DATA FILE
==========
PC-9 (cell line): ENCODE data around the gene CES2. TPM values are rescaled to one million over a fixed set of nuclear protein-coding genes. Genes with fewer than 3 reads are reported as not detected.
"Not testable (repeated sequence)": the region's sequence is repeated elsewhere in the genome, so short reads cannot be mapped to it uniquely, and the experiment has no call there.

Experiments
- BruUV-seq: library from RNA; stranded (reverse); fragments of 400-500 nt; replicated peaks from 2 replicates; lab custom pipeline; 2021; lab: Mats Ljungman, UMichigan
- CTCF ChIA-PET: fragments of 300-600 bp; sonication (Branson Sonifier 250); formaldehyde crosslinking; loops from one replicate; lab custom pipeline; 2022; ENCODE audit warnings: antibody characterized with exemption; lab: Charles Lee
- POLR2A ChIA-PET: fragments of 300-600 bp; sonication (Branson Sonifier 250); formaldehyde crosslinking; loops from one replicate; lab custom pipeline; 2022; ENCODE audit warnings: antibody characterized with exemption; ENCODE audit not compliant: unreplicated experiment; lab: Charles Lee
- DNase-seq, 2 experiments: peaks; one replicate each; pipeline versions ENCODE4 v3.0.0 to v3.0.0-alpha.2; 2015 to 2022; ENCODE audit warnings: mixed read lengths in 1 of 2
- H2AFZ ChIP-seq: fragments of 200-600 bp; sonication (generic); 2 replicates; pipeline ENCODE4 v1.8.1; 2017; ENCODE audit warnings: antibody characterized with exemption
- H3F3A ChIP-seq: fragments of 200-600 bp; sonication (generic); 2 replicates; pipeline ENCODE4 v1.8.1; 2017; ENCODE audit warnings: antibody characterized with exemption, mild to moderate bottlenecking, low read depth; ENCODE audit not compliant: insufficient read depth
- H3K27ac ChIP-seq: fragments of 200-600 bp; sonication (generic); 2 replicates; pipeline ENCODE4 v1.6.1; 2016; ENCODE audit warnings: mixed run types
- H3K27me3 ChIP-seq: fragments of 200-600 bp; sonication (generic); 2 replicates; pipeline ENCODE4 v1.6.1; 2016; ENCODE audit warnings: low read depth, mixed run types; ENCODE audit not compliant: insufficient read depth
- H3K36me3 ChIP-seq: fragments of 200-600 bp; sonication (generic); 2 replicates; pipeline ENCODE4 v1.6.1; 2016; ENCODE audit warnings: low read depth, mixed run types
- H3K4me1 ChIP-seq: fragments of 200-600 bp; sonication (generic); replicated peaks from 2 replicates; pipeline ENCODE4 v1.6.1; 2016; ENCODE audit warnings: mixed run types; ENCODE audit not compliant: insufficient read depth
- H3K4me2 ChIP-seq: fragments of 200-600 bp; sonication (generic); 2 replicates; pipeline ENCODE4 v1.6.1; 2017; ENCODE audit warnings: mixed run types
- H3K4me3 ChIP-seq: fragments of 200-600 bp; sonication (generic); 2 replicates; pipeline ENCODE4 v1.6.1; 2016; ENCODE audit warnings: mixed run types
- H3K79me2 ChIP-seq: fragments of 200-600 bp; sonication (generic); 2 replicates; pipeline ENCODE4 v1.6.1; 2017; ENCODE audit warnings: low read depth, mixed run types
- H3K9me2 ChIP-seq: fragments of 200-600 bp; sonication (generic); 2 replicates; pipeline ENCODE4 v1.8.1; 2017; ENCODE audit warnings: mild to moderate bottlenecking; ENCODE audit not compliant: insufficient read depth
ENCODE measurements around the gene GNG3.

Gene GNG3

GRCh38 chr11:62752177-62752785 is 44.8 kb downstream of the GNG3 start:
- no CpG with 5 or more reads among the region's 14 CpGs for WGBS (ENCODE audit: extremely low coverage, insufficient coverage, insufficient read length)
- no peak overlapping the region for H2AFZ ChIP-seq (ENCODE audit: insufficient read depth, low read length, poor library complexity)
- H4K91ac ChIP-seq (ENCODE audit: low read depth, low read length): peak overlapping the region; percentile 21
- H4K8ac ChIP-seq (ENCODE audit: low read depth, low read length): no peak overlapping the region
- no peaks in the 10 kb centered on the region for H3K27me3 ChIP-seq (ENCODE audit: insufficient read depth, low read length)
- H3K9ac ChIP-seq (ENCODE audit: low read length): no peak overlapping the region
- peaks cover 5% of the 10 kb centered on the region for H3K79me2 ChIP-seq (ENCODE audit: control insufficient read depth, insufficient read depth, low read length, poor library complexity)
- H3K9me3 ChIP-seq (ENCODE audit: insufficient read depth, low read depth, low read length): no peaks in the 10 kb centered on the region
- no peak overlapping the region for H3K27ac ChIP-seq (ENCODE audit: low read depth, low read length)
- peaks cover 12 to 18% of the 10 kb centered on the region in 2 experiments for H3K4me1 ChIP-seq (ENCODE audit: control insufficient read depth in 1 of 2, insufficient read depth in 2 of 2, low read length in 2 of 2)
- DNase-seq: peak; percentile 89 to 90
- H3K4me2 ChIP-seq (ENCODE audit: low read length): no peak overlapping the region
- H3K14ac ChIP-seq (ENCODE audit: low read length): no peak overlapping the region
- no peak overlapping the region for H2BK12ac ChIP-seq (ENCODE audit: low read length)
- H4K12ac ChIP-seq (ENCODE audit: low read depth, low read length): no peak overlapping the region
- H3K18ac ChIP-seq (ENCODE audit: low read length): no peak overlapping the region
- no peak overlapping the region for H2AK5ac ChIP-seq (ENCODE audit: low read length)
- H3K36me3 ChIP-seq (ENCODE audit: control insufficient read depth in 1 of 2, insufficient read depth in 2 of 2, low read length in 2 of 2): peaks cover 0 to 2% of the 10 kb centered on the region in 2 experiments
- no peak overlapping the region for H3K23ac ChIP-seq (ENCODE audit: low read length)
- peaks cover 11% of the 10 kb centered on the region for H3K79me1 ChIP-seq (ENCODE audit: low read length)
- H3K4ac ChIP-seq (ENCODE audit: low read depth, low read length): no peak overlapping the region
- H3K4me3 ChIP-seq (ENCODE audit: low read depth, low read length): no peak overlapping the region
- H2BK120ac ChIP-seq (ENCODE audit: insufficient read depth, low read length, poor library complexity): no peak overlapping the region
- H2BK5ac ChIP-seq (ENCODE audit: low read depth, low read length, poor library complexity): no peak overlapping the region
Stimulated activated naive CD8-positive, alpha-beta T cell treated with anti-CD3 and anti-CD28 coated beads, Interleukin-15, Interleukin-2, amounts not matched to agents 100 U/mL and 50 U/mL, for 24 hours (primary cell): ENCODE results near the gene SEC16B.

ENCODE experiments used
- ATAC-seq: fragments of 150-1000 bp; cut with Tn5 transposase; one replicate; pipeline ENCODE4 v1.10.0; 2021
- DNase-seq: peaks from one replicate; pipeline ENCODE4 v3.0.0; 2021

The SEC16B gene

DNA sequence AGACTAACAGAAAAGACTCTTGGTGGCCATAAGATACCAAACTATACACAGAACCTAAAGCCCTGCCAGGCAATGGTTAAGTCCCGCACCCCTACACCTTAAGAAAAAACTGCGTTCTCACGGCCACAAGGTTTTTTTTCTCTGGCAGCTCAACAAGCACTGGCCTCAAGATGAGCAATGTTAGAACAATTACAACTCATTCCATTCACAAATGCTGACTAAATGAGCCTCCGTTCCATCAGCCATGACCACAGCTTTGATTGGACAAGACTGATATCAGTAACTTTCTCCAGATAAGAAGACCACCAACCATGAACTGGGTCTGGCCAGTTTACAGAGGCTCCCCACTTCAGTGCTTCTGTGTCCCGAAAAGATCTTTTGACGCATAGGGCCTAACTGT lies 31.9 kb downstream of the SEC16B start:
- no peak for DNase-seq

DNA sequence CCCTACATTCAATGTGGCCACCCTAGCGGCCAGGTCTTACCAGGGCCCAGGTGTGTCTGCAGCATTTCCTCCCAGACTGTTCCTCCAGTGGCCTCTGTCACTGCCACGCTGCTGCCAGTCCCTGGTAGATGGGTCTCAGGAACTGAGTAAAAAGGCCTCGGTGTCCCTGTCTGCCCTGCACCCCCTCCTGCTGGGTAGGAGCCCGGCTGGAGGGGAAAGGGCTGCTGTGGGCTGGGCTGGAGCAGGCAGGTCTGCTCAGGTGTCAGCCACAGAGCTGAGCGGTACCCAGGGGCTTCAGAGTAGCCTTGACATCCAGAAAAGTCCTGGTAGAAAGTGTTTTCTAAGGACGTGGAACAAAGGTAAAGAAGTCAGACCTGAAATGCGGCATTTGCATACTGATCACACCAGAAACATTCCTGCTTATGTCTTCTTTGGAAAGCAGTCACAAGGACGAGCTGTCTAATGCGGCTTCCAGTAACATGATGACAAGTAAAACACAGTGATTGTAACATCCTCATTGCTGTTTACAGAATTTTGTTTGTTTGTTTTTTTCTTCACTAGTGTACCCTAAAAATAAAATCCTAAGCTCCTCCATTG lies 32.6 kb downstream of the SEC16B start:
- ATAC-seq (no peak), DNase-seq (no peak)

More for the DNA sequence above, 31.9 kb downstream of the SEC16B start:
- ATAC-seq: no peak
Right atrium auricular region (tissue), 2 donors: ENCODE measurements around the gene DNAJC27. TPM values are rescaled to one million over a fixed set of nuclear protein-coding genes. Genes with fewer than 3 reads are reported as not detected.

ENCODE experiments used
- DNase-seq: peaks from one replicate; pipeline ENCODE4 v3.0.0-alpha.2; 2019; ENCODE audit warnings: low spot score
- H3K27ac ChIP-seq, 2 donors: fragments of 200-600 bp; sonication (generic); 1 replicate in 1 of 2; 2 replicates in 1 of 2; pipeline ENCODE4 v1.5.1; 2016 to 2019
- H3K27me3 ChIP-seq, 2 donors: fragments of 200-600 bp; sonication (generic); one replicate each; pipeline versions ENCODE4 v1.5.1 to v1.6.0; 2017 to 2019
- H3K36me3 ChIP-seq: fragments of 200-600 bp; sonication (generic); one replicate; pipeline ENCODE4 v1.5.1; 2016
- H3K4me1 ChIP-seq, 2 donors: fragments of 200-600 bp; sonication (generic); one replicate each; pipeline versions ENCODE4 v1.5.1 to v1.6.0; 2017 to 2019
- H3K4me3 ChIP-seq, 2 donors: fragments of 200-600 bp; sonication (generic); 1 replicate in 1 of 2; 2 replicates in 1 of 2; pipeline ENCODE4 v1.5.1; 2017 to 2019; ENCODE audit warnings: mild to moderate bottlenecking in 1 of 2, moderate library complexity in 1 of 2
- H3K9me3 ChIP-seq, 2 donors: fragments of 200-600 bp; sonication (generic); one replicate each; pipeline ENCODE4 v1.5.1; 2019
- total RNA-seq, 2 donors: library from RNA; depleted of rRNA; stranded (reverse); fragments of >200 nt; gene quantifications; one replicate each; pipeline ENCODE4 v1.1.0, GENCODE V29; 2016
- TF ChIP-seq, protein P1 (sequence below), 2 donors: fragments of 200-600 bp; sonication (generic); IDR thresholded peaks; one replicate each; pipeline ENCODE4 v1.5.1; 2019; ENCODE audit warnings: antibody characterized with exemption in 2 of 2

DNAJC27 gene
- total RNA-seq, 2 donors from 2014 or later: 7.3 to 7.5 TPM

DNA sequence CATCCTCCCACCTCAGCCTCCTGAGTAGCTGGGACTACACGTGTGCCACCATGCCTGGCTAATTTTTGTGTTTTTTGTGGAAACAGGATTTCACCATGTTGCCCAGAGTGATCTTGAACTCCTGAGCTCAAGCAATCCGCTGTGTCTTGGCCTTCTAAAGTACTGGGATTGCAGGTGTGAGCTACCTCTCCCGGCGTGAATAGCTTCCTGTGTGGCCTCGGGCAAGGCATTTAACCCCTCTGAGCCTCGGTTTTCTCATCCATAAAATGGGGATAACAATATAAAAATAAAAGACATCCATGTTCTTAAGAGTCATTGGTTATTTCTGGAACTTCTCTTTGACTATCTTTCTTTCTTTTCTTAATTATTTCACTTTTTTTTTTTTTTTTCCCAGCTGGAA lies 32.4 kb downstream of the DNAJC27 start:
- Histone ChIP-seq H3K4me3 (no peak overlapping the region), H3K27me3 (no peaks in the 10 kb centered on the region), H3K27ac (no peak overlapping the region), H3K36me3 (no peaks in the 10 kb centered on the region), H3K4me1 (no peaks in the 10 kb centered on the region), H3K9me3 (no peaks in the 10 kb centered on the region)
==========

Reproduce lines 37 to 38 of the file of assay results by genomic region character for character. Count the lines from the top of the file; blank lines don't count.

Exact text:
- no peak overlapping the region for H2AK5ac ChIP-seq (ENCODE audit: low read length)
- H3K36me3 ChIP-seq (ENCODE audit: control insufficient read depth in 1 of 2, insufficient read depth in 2 of 2, low read length in 2 of 2): peaks cover 0 to 2% of the 10 kb centered on the region in 2 experiments